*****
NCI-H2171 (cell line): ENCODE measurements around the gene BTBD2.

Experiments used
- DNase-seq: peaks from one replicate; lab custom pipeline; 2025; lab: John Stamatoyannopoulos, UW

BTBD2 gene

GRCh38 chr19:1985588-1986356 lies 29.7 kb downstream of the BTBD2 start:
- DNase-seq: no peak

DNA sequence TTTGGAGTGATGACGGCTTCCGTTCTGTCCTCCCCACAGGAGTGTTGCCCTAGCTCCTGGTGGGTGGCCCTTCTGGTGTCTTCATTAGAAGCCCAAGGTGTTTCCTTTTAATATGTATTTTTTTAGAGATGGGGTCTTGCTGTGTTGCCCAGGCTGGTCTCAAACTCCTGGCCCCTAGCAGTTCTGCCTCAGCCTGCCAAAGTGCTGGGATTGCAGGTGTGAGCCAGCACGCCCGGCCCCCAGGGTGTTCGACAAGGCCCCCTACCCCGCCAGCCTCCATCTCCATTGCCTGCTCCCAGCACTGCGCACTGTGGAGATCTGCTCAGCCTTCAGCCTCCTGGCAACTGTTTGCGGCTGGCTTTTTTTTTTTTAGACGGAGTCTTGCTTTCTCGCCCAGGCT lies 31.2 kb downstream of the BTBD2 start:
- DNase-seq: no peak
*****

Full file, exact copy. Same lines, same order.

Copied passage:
NCI-H2171 (cell line): ENCODE measurements around the gene BTBD2.

Experiments used
- DNase-seq: peaks from one replicate; lab custom pipeline; 2025; lab: John Stamatoyannopoulos, UW

BTBD2 gene

GRCh38 chr19:1985588-1986356 lies 29.7 kb downstream of the BTBD2 start:
- DNase-seq: no peak

DNA sequence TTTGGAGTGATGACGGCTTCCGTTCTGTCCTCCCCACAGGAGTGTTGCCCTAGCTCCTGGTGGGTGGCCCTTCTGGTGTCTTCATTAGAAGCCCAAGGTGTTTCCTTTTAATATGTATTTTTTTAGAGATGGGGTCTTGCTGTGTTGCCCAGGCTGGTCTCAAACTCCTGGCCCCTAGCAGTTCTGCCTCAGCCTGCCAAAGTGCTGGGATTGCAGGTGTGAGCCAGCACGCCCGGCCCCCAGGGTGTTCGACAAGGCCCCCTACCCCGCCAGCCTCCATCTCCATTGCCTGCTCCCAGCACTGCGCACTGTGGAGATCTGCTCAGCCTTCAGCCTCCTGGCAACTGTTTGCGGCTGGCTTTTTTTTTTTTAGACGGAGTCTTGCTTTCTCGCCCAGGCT lies 31.2 kb downstream of the BTBD2 start:
- DNase-seq: no peak